2012-05-07

Research paper competition winners announced

ICPSR is pleased to announce the winners of our 2012 Research Paper Competitions.

Quentin Karpilow of Kenyon College won the Undergraduate Competition with his paper "Racial and Ethnic Threats in Pretrial Release Processing." The paper used State Court Processing Statistics, 1990-2006, County Characteristics (2000-2007), 1998 and 2000 Uniform Crime Reports, and the 1999 National Jail Census to examine pretrial release outcomes for adult defendants charged with drug felonies according to their racial or ethnic backgrounds and various community and incarceration settings. Karpilow was a 2011 ICPSR Summer Intern and has earned a B.A. in Mathematics and Economics. This paper was selected as the second-place winner of the 2012 North Central Sociological Association Student Paper Competition for Undergraduates.

Zornitsa Kalibatseva of Michigan State University won the Master's Competition with her paper "A Symptom Profile Analysis of Depression in a Nationally Representative Sample of Asian Americans." The study uses the National Comorbidity Survey to examine the differences in symptoms of depression between Asian Americans and European Americans.

The first-place award in the Resource Center for Minority Data Paper Competition was won by Amanda Mireles of Princeton University for her paper "Cultural Capital Investments: Concerted Cultivation and the Academic Achievement of Hispanic Kindergarten Students." Mireles analyzed data from the Early Childhood Longitudinal Study to measure academic achievement of Hispanic students. She earned a B.A. with High Honors in Sociology, received Certificates of Proficiency in African American Studies and Latino Studies, and is the recipient of the 2011 Isidore Brown Thesis Award for this paper.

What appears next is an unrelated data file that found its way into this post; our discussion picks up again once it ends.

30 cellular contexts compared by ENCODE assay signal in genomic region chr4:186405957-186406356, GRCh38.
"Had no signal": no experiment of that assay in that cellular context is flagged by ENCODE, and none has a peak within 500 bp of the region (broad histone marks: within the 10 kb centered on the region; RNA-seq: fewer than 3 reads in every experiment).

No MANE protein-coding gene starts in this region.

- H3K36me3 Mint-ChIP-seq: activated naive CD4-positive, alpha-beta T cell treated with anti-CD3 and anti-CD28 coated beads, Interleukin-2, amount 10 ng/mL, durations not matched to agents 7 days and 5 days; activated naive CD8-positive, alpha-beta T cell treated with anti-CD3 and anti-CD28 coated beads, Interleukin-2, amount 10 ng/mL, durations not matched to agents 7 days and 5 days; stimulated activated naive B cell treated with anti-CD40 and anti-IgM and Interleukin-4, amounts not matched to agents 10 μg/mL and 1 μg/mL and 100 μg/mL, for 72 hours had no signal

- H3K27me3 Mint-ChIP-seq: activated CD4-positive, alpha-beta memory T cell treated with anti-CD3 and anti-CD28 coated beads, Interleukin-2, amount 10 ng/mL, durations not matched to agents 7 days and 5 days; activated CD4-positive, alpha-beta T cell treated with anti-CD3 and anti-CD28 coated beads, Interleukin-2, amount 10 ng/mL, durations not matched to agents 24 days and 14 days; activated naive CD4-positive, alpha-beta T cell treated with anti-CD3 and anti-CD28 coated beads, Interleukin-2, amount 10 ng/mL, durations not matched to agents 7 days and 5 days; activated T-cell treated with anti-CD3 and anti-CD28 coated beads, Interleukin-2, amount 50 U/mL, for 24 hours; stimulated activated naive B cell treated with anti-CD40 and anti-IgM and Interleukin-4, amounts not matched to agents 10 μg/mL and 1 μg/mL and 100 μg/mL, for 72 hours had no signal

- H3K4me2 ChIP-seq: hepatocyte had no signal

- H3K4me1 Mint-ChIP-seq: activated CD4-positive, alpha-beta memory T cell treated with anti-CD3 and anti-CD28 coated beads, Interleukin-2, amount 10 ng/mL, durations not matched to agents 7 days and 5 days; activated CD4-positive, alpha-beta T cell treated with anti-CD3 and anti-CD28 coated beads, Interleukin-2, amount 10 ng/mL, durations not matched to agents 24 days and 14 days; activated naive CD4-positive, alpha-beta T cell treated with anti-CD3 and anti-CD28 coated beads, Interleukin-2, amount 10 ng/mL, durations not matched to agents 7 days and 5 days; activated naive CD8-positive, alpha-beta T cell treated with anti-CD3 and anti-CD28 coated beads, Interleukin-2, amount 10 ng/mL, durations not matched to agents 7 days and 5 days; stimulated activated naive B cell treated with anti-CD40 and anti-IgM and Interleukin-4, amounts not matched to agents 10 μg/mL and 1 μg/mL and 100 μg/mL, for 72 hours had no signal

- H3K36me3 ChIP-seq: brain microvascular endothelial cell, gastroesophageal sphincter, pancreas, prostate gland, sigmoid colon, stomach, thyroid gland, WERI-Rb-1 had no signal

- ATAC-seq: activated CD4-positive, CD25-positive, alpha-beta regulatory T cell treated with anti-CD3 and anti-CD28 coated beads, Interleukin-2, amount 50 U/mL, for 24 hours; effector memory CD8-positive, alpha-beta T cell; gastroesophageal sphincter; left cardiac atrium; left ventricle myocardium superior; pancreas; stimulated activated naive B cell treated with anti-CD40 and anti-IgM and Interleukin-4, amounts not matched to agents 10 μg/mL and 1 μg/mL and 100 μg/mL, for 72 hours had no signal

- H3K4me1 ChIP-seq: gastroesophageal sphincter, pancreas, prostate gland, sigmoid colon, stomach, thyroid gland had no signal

Second-place in the RMCD competition went to Danae Ross of Wayne State University for her paper "Black Feminism and Hip Hop: A Cross-Generational Disconnect." The paper used the 1993 National Black Politics Study to investigate the impact of a strong feminist perspective on the likelihood of listening to rap music among black women. Ross is a McNair Scholar, has earned a B.A. with High Honors in English and Sociology, and has been accepted in the Ph.D. program in African Diaspora Studies at the University of California at Berkeley. This paper was selected as the third-place winner for the 2012 North Central Sociological Association Student Paper Competition for Undergraduates.

The first-place winners received $1,000; the second-place prize is $750. All the papers used data from the ICPSR or RCMD archive.

ICPSR is holding three competitions this year:


All competitions are open to undergraduate and master's students, and recent graduates. See the competition Web site for details. Deadline for submissions is January 31, 2013.